Working toward a ‘green’ planet

At Wake Forest, one day to celebrate the Earth is not enough. From April 14-26, 13 Days of Celebrating the Earth will offer nearly two weeks of activities, and informational and motivational events around Earth Day.

The celebration begins with “Green, It’s Not Only a Color, It’s a Movement,” — an art exhibition opening at the StArt Gallery in Reynolda Village and running through May 16. The exhibition was the brainchild of sophomore De’Noia Woods. It features student artwork created using reclaimed materials, such as broken bricks, glass bottles, mesh and lumber. The pieces focus on sustainability and environmental consciousness. View examples of the work at the bottom of this article.

Green, It’s Not Only a Color, It’s a Movement

For Woods, the exhibition combines her passion for art with her interest in sustainability — developing the idea with sustainability director Dedee DeLongpré Johnston. Thirty-two works were submitted for consideration of which 21 pieces were chosen for display. “The idea behind the art exhibition is to show the many different and personal ways we can express environmental consciousness in our lives,” says Woods.

“Our goal in is to help people connect their personal passions with sustainability,” says DeLongpré Johnston. “We want to empower members of the community to consider adopting ways to plug into sustainability that fit into their daily lives. For example, try timing a 5-minute shower and turning off the water while you brush your teeth or shave, or try using a carbon footprint calculator to learn more about how much energy you use and eliminate one wasteful habit. The idea is to encourage success.”

Highlights of the celebration include: events that focus on local food and food justice, an arbor day celebration that includes planting new trees on campus, the Earth Day Fair at the Dixie Classic Fairgrounds in Winston-Salem, and a “take time out” day to relax and reflect.

A keynote address by renowned activist and writer Bill McKibben on April 26 in Wait Chapel will close the celebration with a call to action.

Samples from the student art exhibition:

Student art, Green exhibitionTitle: The Waiting Game

Artist: Sophomore Katie Wolf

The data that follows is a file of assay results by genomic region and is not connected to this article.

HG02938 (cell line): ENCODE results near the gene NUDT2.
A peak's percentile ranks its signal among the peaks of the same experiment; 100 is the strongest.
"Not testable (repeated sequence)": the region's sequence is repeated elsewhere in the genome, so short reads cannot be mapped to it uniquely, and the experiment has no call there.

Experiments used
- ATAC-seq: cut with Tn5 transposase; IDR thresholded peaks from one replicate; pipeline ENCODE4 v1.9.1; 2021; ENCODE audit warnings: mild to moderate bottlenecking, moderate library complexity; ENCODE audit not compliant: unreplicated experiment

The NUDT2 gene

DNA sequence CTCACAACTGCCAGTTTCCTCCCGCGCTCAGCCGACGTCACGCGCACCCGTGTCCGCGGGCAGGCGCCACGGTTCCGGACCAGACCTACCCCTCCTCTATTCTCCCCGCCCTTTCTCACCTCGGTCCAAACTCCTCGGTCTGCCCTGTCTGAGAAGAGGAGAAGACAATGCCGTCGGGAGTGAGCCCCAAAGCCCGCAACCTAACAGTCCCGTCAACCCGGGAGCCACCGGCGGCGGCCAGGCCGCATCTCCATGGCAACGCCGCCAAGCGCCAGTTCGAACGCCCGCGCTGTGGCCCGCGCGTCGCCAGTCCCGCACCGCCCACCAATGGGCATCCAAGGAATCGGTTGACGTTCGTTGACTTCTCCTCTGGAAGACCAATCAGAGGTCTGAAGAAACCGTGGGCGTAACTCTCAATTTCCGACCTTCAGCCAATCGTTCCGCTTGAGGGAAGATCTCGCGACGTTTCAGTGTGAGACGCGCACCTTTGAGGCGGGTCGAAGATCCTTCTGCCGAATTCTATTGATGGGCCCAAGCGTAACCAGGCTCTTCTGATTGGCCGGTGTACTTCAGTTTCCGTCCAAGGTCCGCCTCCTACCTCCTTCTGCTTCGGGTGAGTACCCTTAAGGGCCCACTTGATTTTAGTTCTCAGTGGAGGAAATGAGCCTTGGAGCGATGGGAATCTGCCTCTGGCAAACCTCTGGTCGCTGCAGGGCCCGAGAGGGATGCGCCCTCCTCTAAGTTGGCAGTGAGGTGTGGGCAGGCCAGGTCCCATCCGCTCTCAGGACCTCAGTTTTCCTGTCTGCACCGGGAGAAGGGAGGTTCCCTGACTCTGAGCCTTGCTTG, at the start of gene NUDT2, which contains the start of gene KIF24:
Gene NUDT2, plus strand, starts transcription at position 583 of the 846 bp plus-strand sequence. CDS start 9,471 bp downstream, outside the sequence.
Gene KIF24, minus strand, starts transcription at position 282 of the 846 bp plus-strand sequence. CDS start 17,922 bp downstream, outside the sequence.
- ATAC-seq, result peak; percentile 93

Materials: Cardboard found in dumpster behind ZSR Library

Sustainability focus: Cardboard is decomposable

Student art, Green exhibitionTitle: Tree of Life

Artist: Third-year divinity school student Shannon Axtell

Materials: Glass and cinder block from campus facilities waste site and church service programs

Sustainability focus: The piece exhibits two aspects of sustainability – rootedness in faith and community, and the hope that new creation can come from brokenness.

Student art, Green exhibitionTitle: For Here or To Go?

Artist: First-year student Kelsey Zalimeni

Materials: Hand-stitched Muslin slip, wrappers and containers from Subway, McDonalds, KFC, Taco Bell, Chick-Fil-A, Heinz Ketchup, French’s Mustard and Texas Pete Hot Sauce

Sustainability focus: The piece tells viewers to reuse and recycle anything and everything. All pieces of “garbage” can be used and turned into something beautiful; there are no limits.

Student art, Green exhibitionTitle: Closer

Artist: Senior Joshua DeWitt

Materials: Glass from Shortys, cardboard from Fresh Food Company, and door from Habitat ReStore

Sustainability focus: Our relationship with nature is often overlooked. Humans are more intricately woven with nature than we understand.

Student art, Green exhibition

Title: Tree Bark

Artist: Sophomore Laura daRosa

Materials: Cardboard found in studio in SFAC, colored pencil

Sustainability focus: Cardboard is decomposable

Student art, Green exhibition

Title: Circuitry

Artist: Sophomore Jordan Van Horn

Materials: Dried grape stems from the Fresh Food Company

Sustainablity focus: Re-use of food waste that is normally discarded

Categories: Arts & Culture, For Alumni, For Parents, Student, Sustainability, Top Stories